Monday, February 25, 2008

Life As Late Deafened with NF2

Sunday I was letting my loss of hearing get me down. Don't misunderstand. I don't lament about not hearing music and sounds. It is the loss of privilege that comes with hearing that once in a great while makes me sad. With NF2 there are so many things to deal with that really the loss of hearing (at least for me) takes a backseat. I get more of a longing for the sense of balance I once had, not having to worry about my vision, falling asleep without having to worry about using eye drops and an eye mask so my eye does not feel like it was tossed out in the open on a hot desert highway upon waking, and normal vision which does not feel like I am cross eyed after running or reading for a longtime or viewing life through a shaky camcorder all the time.

But every so often I miss the privileges I had as a hearing person that so many take for granted. I miss being a part of that exclusive "club".

When thinking of what I have lost regarding my hearing and can never have back it is probably different than you would expect.

(This is the biggest one as it continues to irritate me and so for the most part I avoid the situation all together as much as I can.)

- making quick phone calls.

Making a quick phone call is now nonexistent. It is actually a hassle and takes more time. First I have to dial relay. Then I need to wait to connect to an operator. Then I need to remember to tell the operator to make sure to inform the person who I am, that I am deaf, and what I am calling for. Otherwise I get hung up on if the person has no experience with relay and thinks I am a telemarketer. Then I have to remember to tell the operator if there is no answer I would like to leave a message. Otherwise I have to inform the operator after making the call and have the operator dial again as relay is too slow the first time and the answering machine hangs up. Sometimes despite informing the operator that I want to leave a message the person forgets and we have to redial anyhow. There are times when the operator has their keyboard in "turbo code" and I get nothing but nonsense numbers and characters on my screen instead of logical conversation. Other times the operator may hear something wrong and type something that does not make sense to me. Example: The person I called is talking about their camp - saying "our camp". But the operator types to me "art camp" so I am confused and think the conversation is totally about something else. Another time the operator typed a message that "Putrid Sound Sailing" was calling me instead of the proper "Puget Sound Sailing". On one occasion I was talking to a man who I thought was my father and then he asked me who I was. Apparently the operator dialed the wrong number but I did not know until talking for awhile when the man inquired my name. (LOL Imagine if you are a guy some lady calls you up calling you dad!! In some cases that would send the person into a state of shock or panic.) On my end the operator just types to me that a male has answered the phone as I cannot hear the voice. It has happened other times where the operator dials the wrong number and if they happen to type what number I am calling I have no option but to hang up and get a new operator as once the call is going through the operator cannot hear me while the call is being connected.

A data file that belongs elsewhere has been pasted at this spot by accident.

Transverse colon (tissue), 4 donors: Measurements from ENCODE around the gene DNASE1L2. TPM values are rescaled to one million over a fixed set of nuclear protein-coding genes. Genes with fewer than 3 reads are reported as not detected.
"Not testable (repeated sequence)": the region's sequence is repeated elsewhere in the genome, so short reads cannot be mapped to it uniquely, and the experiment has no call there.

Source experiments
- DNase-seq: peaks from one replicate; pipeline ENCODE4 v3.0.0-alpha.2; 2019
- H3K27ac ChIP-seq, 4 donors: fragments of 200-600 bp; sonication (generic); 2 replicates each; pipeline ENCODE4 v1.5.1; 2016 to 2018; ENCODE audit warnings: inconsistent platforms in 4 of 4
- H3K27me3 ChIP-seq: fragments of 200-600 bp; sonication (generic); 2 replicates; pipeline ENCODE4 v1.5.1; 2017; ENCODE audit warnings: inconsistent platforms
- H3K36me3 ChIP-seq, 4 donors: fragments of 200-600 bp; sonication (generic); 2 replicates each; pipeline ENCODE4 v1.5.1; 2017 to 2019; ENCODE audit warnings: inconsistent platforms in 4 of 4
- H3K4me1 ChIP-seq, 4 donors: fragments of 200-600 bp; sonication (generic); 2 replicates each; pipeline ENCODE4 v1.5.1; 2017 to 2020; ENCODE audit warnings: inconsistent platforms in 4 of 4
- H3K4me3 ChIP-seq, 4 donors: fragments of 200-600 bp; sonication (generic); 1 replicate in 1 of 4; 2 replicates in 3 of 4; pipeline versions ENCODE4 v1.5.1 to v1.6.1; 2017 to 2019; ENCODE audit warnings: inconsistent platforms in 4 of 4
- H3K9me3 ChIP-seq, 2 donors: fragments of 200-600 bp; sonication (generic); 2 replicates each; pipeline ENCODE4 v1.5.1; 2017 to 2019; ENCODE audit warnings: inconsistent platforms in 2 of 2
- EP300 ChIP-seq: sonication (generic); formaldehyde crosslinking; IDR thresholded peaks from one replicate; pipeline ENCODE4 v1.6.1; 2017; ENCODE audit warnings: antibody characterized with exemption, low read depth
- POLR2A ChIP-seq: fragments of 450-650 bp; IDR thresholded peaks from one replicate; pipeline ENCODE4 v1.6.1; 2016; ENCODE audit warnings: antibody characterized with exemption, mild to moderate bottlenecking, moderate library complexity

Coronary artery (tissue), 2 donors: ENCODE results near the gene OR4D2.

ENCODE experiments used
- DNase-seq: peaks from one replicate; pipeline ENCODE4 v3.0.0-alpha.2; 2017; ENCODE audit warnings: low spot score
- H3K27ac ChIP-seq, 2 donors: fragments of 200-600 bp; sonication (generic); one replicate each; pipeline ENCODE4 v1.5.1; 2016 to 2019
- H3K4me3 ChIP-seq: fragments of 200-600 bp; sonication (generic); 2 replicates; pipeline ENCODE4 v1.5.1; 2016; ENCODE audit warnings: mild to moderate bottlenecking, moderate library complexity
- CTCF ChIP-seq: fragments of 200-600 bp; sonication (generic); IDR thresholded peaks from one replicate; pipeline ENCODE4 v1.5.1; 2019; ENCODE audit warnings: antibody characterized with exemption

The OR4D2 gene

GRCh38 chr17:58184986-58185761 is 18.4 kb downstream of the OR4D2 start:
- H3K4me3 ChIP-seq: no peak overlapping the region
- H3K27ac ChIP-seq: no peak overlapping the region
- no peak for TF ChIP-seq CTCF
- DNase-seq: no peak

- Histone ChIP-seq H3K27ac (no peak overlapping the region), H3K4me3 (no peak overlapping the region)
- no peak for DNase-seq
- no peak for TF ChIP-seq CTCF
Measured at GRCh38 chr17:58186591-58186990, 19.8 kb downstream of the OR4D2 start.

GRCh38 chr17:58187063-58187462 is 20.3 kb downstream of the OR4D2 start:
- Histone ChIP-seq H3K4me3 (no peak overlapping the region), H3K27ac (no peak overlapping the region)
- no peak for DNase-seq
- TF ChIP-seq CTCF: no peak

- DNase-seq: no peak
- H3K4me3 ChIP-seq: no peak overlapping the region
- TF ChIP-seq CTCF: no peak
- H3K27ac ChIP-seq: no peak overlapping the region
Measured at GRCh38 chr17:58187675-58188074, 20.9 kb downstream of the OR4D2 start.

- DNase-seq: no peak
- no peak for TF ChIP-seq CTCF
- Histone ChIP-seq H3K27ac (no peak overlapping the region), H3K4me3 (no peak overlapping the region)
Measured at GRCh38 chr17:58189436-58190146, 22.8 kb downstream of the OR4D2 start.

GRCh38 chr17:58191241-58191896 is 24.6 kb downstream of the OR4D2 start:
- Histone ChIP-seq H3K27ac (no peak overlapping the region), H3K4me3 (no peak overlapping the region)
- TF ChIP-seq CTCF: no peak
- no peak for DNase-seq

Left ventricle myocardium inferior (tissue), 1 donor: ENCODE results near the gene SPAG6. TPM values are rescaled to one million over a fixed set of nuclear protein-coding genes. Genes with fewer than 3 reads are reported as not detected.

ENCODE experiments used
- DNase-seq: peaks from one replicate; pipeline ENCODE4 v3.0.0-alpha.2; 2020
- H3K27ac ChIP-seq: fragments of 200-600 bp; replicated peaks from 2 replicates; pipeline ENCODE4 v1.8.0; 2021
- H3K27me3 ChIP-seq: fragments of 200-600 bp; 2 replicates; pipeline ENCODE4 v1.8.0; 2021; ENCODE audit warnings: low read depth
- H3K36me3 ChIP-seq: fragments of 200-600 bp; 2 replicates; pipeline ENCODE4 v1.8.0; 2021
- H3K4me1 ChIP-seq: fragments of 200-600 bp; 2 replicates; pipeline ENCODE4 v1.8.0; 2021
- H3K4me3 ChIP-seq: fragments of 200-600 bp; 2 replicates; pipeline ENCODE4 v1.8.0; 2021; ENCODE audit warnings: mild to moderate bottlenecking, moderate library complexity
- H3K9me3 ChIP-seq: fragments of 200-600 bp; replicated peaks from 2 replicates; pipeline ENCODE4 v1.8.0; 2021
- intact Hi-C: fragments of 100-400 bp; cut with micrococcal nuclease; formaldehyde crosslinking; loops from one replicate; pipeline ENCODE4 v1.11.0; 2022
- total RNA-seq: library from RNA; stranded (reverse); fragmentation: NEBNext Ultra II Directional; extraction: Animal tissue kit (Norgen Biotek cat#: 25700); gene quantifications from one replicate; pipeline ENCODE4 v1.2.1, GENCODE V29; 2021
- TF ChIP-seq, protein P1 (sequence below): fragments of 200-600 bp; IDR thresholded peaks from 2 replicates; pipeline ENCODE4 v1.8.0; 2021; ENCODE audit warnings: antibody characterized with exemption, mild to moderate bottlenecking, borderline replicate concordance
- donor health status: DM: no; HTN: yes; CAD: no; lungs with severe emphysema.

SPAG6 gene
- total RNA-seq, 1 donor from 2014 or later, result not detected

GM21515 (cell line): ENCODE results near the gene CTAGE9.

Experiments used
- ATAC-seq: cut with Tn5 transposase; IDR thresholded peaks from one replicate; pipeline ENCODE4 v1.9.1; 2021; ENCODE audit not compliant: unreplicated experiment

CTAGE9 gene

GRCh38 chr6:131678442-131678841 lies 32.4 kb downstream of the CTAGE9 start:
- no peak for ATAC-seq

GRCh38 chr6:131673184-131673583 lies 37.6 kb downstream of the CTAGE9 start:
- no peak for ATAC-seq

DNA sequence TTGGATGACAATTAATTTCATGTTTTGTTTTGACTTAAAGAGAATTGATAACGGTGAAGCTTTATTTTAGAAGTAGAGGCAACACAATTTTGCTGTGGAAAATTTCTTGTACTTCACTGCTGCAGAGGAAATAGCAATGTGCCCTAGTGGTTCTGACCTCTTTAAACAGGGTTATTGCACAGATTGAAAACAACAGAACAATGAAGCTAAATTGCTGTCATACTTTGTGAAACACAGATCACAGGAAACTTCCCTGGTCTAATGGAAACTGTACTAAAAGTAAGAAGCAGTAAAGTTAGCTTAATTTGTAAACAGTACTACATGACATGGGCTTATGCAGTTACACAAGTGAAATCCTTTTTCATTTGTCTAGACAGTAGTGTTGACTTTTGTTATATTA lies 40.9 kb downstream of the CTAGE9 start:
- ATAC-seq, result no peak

Ok, so that is with a land line from home. Now think of how complicated it gets going elsewhere. I have a device to use with a payphone but it never did work well so I just don't have the ability to call from other places that do not have a special Voice Carry Over phone. Note: In the nearly 4 years that I have been deaf, I have never known any establishment to have a special VCO phone for late deafened adults to use.